For roughly two years ago, the socio-political context in the Democratic Republic of Congo (DRC) has currently been characterized by a tiresome debate around the November Presidential and Parliamentary elections. By failing to agree by themselves, the United Nations (through the African Union: AU) has decided to lend a helping hand to DRC in order to find a political agreement, easing tensions as well as finding ways for rerunning the process.
It’s in this regards that the National & “Inclusive” Political Dialogue has been initiated; while the AU nominated the former Togolese Prime Minister, Edem Kodjo as the Facilitator. The efforts made by the Facilitator, Edem Kodjo, achieved an ‘upheaval’ step toward holding the Dialogue. The Preparatory Committee that starts on Tuesday this week would possibly finalize its sessions before the weekend. Was it a decisive step made toward a possible political agreement? The response requires to wisely looking it into the depth.
First of all, though intended to be an “inclusive dialogue”, the ongoing format of the Preparatory Committee might not fulfill some criteria as needed. The fact is that most of radical opponents to President Kabila have defied the current Dialogue’s Facilitator to the extent they’re still hesitating to participate. In addition, these opponents have withdrawn their confidence into the facilitator, demanding that he has to be replaced due to suspecting a lack of neutrality in him. Is that true or false within the #CongoPolitics? Defying and demonizing the other side has remained one of the key tools of convincing the public.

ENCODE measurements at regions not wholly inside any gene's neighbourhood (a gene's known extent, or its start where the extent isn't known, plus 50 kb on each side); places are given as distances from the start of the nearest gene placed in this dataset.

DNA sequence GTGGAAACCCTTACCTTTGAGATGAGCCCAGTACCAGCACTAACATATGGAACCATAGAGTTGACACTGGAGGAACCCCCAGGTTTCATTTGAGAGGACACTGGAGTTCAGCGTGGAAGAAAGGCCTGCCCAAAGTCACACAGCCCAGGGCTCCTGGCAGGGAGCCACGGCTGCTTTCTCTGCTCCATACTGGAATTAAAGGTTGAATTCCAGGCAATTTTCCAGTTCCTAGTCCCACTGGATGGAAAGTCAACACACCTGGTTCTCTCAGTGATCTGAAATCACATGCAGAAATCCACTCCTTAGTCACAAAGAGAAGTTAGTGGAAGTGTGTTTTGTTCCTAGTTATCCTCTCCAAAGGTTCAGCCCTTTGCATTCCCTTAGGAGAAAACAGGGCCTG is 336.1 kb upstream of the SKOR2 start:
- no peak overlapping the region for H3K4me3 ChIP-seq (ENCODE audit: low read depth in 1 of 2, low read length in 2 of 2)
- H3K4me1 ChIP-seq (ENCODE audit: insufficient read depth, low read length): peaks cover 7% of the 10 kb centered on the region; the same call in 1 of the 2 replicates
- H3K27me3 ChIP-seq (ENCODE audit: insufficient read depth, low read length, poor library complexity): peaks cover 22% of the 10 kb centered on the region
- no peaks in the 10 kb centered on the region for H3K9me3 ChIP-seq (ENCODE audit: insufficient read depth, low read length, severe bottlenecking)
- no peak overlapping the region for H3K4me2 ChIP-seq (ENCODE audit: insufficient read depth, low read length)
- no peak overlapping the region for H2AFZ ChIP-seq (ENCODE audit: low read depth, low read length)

Strikingly, even though most of boycotters are largely the radical opposition, the Republican Opposition Platform of the Senate’s Speaker has had refused to partake too. While playing as the strongly ally, Kengo wa Dondo has had on the first place denied to participate during these preliminary works. The “Opposition Républicaine” claims that the dialogue has to be inclusive in order to reach a reliable agreement. Finally, the platform has announced that it’s participating to the Preparatory Committee sessions. Nevertheless, the inclusivity aspect seems losing the consistency to the level that an observer may suspect that behind all these manoeuvers, political motivations are pulling things on each side. What are then the tosses to be expected?
The constitutional struggle is as recent as the democratization process in Africa. Nonetheless, it has currently gained a momentum due to how the international community has been interested with Presidential mandates respect in Africa. The shove from the United States is among the notable leverage that these countries are facing in order to have their top positions free of eternal individuals. The Western powerful countries have been supporting people’s protest against the presidential terms violation. This has happened in Senegal, Burkina Faso etc. The people’s discontent might not be expressing the only sentiment of having presidential terms limit; rather, it widely sounds as claims of demanding better life.